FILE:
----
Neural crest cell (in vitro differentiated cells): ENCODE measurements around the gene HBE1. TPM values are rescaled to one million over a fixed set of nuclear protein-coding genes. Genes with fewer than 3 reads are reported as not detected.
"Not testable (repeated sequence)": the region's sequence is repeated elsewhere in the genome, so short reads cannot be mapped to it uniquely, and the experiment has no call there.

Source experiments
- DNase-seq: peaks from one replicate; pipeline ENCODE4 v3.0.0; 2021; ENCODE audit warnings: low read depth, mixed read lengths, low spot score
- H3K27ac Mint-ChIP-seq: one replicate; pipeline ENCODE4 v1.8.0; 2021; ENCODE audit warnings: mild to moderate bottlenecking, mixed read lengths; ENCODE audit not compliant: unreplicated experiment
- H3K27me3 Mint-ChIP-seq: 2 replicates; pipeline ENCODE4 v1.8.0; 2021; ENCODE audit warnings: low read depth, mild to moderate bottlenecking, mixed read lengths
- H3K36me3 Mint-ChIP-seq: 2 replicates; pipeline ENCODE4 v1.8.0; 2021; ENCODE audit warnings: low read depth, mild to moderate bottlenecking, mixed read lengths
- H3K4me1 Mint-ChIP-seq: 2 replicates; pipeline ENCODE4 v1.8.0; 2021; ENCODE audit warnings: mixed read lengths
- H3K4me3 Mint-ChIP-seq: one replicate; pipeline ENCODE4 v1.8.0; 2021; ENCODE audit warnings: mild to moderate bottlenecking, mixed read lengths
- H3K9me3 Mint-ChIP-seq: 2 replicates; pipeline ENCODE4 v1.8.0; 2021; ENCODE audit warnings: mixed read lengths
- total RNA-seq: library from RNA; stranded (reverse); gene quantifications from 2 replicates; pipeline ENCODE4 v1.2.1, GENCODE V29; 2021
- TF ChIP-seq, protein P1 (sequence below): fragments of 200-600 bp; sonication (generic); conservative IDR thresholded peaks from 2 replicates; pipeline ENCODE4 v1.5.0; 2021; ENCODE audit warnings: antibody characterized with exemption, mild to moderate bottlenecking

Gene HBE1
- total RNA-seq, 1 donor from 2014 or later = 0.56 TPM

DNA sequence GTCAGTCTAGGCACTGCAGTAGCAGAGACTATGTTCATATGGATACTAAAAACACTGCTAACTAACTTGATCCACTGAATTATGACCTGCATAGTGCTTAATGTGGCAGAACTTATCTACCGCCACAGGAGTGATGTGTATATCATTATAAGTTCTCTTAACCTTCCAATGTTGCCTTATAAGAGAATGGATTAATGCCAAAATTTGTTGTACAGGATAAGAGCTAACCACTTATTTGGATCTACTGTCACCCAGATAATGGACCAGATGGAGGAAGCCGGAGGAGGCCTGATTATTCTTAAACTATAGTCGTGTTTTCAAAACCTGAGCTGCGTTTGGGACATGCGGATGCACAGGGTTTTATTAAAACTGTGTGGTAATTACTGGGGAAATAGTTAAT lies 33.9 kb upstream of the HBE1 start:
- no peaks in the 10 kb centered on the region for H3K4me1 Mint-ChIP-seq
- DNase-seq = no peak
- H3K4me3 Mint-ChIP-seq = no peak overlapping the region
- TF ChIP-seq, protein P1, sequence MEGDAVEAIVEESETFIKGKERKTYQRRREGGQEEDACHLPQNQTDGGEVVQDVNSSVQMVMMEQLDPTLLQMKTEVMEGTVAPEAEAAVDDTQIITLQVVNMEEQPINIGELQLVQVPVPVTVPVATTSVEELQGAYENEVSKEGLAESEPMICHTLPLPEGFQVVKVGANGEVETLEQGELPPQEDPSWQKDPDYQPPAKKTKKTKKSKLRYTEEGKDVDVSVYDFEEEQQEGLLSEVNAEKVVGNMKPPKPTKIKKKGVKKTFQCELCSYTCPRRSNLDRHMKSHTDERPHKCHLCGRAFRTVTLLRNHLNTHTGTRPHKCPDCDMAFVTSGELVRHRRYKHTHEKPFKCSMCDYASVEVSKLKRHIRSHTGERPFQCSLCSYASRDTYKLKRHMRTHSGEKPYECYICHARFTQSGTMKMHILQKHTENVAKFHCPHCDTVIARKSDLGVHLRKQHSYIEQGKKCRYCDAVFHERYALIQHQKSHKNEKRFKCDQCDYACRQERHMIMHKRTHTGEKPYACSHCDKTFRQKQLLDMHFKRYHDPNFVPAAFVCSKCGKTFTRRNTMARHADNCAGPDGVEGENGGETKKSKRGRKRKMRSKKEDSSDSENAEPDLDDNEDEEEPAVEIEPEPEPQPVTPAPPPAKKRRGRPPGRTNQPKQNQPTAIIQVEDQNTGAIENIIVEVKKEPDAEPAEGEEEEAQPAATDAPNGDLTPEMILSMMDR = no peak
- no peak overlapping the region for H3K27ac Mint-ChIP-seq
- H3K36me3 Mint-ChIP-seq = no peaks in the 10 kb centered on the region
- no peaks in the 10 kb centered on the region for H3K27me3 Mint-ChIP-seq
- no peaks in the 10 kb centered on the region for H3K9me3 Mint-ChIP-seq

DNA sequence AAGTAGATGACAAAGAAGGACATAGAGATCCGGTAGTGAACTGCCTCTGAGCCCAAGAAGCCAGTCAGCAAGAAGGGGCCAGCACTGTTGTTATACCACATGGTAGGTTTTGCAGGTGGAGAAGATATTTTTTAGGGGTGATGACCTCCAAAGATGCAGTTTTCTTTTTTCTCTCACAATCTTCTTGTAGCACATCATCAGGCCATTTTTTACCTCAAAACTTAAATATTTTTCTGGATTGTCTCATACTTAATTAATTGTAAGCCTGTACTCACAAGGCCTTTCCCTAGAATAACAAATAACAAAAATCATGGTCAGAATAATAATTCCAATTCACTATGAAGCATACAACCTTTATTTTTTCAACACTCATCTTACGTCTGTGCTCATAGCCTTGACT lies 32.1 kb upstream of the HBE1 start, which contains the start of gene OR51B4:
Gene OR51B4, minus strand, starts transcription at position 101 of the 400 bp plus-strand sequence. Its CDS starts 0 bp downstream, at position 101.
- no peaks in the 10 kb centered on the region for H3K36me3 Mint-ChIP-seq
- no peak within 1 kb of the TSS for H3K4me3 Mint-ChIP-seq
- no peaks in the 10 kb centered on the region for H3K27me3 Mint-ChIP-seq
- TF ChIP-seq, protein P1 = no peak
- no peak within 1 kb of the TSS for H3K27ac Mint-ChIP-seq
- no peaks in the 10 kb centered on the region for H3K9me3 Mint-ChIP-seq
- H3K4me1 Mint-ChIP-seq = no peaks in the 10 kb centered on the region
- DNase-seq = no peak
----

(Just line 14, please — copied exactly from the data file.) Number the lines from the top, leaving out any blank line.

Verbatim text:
- total RNA-seq, 1 donor from 2014 or later = 0.56 TPM